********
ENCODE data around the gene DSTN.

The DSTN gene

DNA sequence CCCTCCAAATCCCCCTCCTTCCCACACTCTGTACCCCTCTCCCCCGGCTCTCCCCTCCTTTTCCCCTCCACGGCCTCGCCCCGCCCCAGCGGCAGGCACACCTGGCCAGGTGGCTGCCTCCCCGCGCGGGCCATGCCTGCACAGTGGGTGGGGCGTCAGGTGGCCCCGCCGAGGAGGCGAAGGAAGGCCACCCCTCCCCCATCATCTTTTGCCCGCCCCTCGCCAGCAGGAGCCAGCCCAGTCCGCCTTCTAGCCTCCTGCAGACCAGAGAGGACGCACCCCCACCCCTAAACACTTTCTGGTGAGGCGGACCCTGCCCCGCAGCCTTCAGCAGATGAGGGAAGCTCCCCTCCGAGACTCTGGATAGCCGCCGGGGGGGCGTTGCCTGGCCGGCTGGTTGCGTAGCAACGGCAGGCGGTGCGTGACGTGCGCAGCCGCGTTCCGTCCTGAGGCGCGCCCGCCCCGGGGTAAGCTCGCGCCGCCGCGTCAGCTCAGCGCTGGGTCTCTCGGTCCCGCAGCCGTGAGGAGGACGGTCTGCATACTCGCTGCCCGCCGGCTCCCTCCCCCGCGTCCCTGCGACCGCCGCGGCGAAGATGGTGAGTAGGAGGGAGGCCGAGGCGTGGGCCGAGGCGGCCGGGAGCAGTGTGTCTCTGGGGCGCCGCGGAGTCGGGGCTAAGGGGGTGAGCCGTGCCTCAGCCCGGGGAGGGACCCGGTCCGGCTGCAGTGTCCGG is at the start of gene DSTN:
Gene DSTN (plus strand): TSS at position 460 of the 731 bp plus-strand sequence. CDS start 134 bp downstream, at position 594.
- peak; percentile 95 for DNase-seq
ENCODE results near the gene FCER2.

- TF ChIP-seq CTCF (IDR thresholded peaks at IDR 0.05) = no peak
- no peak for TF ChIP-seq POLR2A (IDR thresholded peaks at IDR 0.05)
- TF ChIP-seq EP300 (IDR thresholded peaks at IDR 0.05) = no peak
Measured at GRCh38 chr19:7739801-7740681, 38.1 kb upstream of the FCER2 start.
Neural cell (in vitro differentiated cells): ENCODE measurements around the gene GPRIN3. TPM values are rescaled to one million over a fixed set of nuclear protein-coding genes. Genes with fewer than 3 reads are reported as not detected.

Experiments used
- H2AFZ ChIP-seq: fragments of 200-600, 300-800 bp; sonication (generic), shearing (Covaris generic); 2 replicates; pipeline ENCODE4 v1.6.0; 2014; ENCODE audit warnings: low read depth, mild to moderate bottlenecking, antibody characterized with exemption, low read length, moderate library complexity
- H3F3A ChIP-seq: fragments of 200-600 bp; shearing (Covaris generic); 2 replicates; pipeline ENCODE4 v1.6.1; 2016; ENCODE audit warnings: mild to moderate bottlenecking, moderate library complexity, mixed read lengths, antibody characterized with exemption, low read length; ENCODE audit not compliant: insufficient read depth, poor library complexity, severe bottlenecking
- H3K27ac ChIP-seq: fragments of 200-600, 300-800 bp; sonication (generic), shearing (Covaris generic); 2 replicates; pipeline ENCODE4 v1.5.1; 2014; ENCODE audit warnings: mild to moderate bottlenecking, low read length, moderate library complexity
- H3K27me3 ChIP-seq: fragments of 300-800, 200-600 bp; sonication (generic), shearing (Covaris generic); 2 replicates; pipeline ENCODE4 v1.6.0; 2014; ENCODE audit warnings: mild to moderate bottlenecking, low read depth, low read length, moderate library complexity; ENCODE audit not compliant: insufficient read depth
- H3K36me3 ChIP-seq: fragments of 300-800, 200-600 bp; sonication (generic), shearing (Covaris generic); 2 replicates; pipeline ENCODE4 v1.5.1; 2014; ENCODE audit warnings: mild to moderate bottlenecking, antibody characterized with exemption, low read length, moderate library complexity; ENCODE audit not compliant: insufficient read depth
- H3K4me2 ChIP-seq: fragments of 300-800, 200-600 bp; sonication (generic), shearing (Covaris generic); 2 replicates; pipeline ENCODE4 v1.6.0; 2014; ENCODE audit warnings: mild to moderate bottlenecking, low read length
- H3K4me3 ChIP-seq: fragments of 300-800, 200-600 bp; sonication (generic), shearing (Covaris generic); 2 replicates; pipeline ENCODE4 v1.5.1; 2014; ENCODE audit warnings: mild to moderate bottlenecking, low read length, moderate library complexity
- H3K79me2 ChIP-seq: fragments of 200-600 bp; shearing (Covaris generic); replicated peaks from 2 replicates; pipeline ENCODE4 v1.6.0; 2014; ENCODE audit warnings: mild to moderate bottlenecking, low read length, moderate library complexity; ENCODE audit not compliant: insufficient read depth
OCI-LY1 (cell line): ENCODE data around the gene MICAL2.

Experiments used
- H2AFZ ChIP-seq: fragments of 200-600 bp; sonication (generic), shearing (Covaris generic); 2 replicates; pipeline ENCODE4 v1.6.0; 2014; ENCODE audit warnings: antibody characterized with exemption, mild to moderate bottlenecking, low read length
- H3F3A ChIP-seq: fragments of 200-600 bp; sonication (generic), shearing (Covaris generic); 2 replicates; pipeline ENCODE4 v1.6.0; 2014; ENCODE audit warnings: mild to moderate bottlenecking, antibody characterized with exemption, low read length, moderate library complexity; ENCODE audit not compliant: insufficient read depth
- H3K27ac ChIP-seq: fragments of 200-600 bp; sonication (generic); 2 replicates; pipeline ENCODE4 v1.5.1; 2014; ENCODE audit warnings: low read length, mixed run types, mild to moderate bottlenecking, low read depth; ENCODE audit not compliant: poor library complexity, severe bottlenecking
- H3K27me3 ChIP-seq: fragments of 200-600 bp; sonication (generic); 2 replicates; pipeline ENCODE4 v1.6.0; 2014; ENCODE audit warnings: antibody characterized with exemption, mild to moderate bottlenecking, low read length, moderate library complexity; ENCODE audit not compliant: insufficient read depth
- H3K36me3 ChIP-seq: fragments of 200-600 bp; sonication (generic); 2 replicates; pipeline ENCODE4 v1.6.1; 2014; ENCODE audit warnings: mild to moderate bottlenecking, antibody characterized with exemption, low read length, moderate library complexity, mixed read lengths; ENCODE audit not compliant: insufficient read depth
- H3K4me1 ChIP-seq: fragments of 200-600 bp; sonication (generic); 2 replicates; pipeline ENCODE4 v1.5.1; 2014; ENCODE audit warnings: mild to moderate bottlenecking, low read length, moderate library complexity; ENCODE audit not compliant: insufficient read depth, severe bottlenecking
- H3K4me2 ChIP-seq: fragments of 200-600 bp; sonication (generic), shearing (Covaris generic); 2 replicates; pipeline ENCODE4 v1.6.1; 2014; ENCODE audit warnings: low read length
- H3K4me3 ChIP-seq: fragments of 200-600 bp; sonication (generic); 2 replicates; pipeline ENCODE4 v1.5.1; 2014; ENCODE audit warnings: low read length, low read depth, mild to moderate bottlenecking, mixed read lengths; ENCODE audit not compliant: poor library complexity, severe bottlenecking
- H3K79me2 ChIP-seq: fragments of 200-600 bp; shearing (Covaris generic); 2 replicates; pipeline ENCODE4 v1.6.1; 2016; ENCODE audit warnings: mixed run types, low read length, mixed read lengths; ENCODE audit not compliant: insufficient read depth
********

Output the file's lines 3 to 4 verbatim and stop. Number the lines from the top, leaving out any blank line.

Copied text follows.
DNA sequence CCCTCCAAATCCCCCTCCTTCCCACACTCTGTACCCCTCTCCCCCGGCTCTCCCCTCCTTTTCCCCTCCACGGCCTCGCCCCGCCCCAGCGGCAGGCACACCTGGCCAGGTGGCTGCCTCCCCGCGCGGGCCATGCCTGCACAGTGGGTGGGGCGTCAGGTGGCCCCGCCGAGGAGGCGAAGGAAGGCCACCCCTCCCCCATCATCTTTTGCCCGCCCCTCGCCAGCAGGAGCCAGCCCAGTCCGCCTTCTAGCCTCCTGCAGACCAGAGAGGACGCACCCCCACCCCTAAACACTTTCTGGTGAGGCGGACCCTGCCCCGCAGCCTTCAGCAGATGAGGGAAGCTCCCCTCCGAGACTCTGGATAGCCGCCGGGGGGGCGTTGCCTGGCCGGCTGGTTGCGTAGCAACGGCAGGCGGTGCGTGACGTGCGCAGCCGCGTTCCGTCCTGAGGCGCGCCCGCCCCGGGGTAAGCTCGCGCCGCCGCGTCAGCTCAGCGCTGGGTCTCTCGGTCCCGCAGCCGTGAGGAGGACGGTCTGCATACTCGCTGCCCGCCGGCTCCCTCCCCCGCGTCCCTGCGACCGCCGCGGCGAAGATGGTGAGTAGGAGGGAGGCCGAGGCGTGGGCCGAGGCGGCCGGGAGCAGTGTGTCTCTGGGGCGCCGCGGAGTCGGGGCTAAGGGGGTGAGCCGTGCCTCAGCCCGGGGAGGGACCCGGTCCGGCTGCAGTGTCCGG is at the start of gene DSTN:
Gene DSTN (plus strand): TSS at position 460 of the 731 bp plus-strand sequence. CDS start 134 bp downstream, at position 594.